Justification by Faith: The Remedy for Paralyzed Sinners
- Thursday, June 02, 2005
God did his most deadly work to destroy hopelessness and futility and provincial cowardice. He gave up his Son to torture and death. A perfect life, a perfect death, and the decisive work was done.
But there are millions who are numb to hope because of the God-belittling things they have done and how ugly they have become. They don’t lift lofty arguments against God’s Truth; they shrug and feel irretrievably outside. They don’t defy God consciously; they default to cake and television. Except for the periodic rush of sex and sport and cinema, life yawns. There is no passion for significance. For many, no passion at all.
There is a Christian version of this paralysis. The decision has been made to trust Christ. The shoot of hope and joy has sprung up. The long battle against sin has begun. But the defeats are many, and the plant begins to wither. One sees only clouds and gathering darkness. The problem is not perplexing doctrine or evolutionary assaults or threats of persecution. The problem is falling down too many times. Gradually the fatal feeling creeps in: the fight is futile; it isn’t worth it.
Along with this hopelessness and futility, especially since 9/11, provincial cowardice captures many Christian minds. They fear that it may sound conceited to call every people group in the world to trust Christ or perish. It seems too global. Too sweeping. Too universal. To say it takes their breath away. And, worse, it brings down the wrath of the tolerant. What could be more arrogant than to think that the infinite variety of need in all the cultural groups of the world could be met by a single Savior!
It is astonishing that the biblical gospel of justification by faith alone answers these three human failures: the hopelessness of unbelievers, the feeling of futility from falling down, and the fear of making global claims for Christ.
To the numb and listless sinner, feeling beyond all hope of godliness, the Bible says, "To the one who does not work but trusts him who justifies the ungodly, his faith is counted as righteousness" (Romans 4:5). God justifies the "ungodly." This truth is meant to break the back of hopelessness.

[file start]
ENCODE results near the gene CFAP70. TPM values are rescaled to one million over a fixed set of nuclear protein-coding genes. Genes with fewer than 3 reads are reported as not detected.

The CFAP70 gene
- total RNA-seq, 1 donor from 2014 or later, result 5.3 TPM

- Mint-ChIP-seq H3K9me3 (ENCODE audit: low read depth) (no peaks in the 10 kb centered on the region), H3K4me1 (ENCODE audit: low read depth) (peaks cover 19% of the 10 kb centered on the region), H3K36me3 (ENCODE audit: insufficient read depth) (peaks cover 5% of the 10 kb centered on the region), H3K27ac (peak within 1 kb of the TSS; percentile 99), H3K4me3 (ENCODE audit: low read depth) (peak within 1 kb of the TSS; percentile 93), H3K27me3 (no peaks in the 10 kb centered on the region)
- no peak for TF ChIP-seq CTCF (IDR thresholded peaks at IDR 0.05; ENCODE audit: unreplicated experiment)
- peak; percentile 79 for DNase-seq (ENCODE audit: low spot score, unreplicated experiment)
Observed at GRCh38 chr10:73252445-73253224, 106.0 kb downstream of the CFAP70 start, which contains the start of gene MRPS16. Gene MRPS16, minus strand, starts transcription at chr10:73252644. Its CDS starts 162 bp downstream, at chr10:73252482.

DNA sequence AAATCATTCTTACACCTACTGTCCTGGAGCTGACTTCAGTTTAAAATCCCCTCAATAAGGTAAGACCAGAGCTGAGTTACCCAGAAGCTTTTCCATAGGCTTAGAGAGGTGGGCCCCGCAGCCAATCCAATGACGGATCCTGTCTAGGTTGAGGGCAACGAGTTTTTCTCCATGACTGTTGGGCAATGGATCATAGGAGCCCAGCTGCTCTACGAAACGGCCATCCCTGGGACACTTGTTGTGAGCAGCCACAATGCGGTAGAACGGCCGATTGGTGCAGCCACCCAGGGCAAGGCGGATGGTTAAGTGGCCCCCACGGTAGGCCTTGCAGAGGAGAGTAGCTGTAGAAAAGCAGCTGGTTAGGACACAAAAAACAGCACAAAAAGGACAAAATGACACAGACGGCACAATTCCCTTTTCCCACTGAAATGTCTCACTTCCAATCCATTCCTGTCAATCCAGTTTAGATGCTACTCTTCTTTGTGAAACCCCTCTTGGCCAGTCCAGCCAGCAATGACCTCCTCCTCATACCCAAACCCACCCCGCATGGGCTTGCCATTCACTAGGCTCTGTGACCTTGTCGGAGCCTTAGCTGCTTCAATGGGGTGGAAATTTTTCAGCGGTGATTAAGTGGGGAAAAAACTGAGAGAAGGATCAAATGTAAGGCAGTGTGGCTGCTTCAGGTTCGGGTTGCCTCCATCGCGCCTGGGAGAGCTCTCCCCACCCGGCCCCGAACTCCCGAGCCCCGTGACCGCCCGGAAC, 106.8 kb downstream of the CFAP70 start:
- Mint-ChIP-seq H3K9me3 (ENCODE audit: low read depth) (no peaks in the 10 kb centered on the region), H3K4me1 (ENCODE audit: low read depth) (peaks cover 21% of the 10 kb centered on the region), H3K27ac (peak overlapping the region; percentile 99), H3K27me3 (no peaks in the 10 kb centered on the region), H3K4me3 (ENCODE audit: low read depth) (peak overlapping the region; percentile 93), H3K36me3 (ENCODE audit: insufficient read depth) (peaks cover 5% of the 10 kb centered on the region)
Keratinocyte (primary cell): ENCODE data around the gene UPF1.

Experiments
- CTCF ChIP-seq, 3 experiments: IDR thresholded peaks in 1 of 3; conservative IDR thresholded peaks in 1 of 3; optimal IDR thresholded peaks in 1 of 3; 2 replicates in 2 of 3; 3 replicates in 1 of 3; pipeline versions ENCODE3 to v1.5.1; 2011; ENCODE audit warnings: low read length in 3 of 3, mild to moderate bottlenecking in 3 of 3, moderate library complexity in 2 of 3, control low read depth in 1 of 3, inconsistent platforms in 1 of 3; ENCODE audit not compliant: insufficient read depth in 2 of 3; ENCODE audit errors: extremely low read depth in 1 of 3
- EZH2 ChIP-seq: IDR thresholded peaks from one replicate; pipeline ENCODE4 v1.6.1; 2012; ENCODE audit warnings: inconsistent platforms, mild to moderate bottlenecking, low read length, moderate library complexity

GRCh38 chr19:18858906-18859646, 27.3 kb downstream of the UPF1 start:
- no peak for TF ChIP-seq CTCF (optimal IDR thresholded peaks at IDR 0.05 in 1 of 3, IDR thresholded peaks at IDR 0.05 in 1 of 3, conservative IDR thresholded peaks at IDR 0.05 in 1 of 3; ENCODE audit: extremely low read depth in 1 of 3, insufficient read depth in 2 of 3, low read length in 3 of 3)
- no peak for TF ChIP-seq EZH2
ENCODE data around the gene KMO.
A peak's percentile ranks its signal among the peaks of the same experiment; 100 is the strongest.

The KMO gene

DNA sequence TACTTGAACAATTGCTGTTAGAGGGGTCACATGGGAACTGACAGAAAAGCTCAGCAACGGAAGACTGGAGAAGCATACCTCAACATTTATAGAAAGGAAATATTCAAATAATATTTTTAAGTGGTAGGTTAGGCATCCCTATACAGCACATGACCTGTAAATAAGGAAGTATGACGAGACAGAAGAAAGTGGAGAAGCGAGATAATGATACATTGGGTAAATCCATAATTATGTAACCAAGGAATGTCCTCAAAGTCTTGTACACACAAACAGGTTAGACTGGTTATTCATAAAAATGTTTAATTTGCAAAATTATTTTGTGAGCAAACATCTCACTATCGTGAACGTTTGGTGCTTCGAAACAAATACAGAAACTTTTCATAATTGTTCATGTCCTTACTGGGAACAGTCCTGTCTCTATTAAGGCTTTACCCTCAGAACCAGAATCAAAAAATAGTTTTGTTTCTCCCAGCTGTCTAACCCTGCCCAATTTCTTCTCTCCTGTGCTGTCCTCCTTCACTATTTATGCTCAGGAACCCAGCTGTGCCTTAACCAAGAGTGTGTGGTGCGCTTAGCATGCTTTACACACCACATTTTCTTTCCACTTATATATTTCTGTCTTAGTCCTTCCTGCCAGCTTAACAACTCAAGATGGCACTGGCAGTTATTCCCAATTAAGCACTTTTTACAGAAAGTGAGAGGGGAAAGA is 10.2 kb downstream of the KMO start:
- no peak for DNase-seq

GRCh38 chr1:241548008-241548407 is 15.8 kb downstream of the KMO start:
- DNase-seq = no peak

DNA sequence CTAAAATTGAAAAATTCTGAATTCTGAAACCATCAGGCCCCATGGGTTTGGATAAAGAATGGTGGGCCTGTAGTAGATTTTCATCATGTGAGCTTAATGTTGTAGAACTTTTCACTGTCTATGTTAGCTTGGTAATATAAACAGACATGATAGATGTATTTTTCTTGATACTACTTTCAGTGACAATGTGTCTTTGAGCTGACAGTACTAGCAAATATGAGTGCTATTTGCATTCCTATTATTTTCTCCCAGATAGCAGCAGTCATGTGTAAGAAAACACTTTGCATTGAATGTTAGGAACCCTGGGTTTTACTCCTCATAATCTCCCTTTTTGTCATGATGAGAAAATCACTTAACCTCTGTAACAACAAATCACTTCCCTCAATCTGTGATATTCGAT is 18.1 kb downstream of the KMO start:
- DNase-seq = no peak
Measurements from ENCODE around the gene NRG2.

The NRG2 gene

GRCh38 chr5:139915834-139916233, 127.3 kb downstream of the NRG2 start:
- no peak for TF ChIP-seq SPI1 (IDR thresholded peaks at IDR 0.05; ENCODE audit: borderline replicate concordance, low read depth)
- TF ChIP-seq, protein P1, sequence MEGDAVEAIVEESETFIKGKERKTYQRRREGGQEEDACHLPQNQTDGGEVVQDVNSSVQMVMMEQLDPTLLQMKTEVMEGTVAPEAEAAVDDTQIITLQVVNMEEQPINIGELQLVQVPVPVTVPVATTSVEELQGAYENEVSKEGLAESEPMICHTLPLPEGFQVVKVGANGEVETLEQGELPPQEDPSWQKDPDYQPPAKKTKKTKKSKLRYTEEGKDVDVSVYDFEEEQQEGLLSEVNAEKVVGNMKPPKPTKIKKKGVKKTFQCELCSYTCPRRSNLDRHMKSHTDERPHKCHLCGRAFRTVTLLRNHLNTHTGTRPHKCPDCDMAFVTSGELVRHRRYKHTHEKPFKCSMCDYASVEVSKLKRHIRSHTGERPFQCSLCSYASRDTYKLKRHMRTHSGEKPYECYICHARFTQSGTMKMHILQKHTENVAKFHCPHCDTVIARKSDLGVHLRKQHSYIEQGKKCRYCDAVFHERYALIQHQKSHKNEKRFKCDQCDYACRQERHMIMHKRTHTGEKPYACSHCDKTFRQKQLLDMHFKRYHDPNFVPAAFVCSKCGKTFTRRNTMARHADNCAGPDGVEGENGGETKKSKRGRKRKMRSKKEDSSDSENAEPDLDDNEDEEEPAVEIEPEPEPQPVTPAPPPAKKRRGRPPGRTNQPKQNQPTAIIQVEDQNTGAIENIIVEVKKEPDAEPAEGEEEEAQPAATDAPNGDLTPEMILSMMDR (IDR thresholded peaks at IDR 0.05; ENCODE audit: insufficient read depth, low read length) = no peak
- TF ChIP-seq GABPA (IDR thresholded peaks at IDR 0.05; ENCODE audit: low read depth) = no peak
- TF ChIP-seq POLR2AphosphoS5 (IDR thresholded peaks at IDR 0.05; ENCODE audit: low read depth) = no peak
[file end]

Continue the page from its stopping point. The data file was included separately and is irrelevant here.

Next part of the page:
The connection between the sinner and the Savior is trust, not improvement of behavior. That comes later. It’s this order that gives hope. "For we hold that one is justified by faith apart from works of the law" (Romans 3:28). The basis of this wild and wonderful hope (the ungodly justified) is "Christ for righteousness to everyone who believes" (Romans 10:4, literal translation). Through faith alone God counts the ungodly as righteous because of Christ. "For our sake [God] made [Christ] to be sin who knew no sin, so that in him we might become the righteousness of God" (2 Corinthians 5:21). Let all who are paralyzed by the weight of sin and the powerlessness to change turn in here.
To the fallen saint, who knows the darkness is self-inflicted and feels the futility of looking for hope from a frowning Judge, the Bible gives a shocking example of gutsy guilt. It pictures God’s failed prophet beneath a righteous frown, bearing his chastisement with broken-hearted boldness. "Rejoice not over me, O my enemy; when I fall, I shall rise; when I sit in darkness, the Lord will be a light to me. I will bear the indignation of the Lord because I have sinned against him, until he pleads my cause and executes judgment for me. He will bring me out to the light" (Micah 7:8-9). This is courageous contrition. Gutsy guilt. The saint has fallen. The darkness of God’s indignation is on him. He does not blow it off, but waits. And he throws in the face of his accuser the confidence that his indignant Judge will plead his cause and execute justice for (not against) him. This is the application of justification to the fallen saint. Broken-hearted, gutsy guilt.
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